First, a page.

“True Islam strengthens women’s status, which is why we started training courses for female preachers and are trying to find out more about women’s views about how mosques are run,” said Hindi.
The Al-Azhar Mosque and University in Cairo in February 2013. The mosque’s sheikh is Egypt’s leading theological authority. Photo by David Stanley/Creative Commons
Another important shift toward expanding women’s voices is happening at Al-Azhar University, which has grown beyond its original role as an Islamic seminary to provide general education in fields including medicine and engineering to more than 45,000 students in Cairo and at seven satellite campuses.
Bucking conservative fatwas that prohibit men from even listening to the sound of women singing, Al-Azhar leaders have formed a coeducational choir that performs Muslim hymns on and off campus.
“My dad was afraid that people’s views of me as religiously observant would change, and that neighbors would see me as deviating from the traditions of Islam,” said Umniah Kamal, a 21-year-old business major and choir member at Al-Azhar. “But my mom encouraged me to join the chorale and even suggested some of the religious songs we are performing.”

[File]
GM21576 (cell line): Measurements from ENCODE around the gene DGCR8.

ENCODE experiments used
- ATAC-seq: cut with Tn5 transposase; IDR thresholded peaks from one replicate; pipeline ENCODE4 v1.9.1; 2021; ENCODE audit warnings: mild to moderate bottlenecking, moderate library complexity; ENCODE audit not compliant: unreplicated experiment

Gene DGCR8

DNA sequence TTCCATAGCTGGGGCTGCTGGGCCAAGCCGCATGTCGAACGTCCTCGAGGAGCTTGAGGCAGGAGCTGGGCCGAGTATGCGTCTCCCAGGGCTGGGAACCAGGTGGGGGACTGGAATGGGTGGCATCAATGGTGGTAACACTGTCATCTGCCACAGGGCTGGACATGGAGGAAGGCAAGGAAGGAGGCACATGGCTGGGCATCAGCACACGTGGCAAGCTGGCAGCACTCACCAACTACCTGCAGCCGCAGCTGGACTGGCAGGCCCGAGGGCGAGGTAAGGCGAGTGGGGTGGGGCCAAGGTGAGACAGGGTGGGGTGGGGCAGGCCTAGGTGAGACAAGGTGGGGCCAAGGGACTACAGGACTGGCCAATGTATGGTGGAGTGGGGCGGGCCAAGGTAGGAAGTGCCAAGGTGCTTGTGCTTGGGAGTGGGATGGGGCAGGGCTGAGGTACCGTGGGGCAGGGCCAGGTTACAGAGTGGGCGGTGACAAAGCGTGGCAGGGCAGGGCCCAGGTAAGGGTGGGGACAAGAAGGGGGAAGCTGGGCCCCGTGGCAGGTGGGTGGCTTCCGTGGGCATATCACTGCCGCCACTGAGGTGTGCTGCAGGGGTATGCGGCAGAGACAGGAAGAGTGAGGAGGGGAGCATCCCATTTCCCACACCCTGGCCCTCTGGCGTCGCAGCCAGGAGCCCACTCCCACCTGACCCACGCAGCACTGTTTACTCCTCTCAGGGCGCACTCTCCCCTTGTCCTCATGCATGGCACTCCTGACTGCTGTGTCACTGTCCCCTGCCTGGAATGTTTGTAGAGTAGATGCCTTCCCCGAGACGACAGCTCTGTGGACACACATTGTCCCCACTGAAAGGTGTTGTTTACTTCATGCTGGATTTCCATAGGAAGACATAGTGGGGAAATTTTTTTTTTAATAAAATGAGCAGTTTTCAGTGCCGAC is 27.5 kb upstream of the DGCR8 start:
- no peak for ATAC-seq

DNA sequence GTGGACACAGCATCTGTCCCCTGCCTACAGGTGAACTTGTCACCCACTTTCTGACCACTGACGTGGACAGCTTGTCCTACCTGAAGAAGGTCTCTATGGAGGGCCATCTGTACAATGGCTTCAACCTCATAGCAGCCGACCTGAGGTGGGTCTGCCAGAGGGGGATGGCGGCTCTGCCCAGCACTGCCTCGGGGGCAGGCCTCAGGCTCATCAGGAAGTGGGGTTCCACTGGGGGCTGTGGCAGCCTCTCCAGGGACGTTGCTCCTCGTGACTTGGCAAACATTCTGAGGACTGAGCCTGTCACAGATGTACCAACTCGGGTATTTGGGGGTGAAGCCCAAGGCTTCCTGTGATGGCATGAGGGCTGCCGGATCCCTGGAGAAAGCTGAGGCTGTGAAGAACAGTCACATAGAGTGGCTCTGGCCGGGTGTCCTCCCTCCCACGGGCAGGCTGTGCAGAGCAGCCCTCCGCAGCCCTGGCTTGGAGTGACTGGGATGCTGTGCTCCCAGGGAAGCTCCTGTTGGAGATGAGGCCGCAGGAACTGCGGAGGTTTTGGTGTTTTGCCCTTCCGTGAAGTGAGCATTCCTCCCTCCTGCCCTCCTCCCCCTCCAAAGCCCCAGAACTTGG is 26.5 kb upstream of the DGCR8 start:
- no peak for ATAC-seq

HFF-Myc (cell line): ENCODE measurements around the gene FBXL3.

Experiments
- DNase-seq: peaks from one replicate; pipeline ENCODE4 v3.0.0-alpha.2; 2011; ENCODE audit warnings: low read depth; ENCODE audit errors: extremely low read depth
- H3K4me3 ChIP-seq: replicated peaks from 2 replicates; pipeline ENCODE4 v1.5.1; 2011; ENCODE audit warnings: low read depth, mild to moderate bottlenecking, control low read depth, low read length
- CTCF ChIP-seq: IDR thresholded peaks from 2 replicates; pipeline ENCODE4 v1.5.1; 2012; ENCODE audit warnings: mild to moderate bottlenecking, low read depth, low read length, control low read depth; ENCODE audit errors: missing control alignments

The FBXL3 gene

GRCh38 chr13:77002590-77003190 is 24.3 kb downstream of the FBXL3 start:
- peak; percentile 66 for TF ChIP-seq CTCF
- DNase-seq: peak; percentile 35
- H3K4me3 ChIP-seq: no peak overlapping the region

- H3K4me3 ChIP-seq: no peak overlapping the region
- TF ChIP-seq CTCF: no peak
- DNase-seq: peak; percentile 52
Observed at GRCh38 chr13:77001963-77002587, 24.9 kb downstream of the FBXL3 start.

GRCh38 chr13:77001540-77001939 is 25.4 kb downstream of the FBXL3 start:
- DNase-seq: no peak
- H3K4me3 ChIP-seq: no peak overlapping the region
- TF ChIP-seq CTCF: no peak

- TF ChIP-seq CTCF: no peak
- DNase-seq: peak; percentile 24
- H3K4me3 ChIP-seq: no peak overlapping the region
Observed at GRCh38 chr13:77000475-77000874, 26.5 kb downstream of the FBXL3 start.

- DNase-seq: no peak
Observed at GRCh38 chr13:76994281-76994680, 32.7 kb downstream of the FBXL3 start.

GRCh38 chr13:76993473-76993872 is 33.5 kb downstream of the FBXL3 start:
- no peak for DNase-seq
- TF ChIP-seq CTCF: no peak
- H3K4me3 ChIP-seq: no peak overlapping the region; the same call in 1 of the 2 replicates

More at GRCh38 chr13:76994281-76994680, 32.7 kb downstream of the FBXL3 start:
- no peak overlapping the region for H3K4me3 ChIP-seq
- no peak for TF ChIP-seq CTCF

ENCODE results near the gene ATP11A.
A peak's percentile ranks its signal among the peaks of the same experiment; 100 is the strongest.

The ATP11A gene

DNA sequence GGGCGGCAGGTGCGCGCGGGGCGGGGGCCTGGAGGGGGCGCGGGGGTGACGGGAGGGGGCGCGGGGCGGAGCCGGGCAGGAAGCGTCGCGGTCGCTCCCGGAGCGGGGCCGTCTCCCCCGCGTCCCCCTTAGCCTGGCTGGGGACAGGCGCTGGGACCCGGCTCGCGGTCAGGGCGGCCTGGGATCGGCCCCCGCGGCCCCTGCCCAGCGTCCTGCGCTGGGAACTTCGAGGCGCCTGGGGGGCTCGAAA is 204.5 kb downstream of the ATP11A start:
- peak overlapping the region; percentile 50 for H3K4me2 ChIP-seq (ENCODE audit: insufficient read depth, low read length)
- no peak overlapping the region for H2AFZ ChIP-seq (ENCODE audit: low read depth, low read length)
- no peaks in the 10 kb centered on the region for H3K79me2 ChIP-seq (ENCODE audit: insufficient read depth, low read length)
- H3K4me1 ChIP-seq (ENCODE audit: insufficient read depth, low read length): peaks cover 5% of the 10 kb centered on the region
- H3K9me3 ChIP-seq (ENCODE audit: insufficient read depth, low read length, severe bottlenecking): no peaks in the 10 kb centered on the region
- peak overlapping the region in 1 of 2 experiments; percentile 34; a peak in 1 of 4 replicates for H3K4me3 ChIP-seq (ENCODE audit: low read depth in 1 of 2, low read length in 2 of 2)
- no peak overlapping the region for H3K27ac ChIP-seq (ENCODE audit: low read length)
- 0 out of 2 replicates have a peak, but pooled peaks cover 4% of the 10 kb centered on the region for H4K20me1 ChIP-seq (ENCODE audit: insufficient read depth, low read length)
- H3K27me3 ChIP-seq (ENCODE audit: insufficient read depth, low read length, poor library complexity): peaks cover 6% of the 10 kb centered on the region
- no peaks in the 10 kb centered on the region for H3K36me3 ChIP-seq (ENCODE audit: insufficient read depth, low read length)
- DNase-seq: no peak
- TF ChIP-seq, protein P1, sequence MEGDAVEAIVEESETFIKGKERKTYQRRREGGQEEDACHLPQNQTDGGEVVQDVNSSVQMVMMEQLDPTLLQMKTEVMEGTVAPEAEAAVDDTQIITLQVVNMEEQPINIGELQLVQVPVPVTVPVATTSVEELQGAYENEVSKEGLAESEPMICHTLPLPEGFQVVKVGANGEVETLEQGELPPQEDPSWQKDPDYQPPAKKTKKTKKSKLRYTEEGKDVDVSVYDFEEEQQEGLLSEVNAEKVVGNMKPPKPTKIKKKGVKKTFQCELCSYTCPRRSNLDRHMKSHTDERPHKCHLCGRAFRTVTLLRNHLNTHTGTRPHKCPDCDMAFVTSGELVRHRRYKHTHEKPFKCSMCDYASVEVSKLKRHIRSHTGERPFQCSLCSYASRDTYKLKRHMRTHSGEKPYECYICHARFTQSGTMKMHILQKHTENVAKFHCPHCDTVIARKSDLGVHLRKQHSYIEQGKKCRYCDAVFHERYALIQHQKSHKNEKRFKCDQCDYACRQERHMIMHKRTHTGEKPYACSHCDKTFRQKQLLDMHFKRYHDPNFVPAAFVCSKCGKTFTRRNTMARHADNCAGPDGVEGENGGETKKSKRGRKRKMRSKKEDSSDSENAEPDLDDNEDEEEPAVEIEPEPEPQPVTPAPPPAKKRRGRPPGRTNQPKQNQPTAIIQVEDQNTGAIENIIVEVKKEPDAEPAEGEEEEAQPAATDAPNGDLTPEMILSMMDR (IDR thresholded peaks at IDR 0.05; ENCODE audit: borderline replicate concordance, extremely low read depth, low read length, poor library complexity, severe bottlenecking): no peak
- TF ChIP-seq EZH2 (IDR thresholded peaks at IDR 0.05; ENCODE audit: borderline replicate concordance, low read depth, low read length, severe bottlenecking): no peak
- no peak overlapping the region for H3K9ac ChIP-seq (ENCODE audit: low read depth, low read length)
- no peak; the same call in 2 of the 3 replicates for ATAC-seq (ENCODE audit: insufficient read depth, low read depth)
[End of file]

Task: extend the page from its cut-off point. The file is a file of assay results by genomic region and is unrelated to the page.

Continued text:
University officials insist that including young women in the choir will make Islam more relevant to a new generation.
“Those who say the chorale reduces Al-Azhar’s image of piety are wrong,” said Ibtisam Zaidan, the university’s artistic director. “We are using the performing arts to bolster Al-Azhar as a beacon of Islamic life and learning.”
“There is no text in the Quran that prohibits singing these songs. The young ladies dress conservatively, wear headscarves and stand separately from the young men during the performances.”
While Al-Azhar’s choir captured second place in an April competition hosted by Egypt’s Youth and Sports Ministry, the mixed-gender performances and government appointments of women to leadership roles in mosques have stirred up opposition among traditionalists.
“Drafting women as public representatives on mosque directors boards, encouraging them to issue fatwas and the outrageous formation of that mixed-gender musical team at Al-Azhar are all ideas imported from the West,” said Sameh Abdul Hamid, a Cairo preacher from the Salafi movement, a strictly traditionalist branch within Sunni Islam.
“It’s all part of an effort by Arab governments to erase our Islamic identity and is disrespectful of our belief that the way to strengthen the status of women is to safeguard their position in their homes,” said Hamid.
Government officials insist enhanced visibility and targeted programs for women in Egypt’s mosques are not about gender equality but rather education and outreach to reinforce tradition.
“Women on boards will act as a link between the female faithful and the mosque administration and greater attention will be given to family issues that were not strongly represented before,” said Shaikh Jaber Taya, the Endowments Ministry spokesman.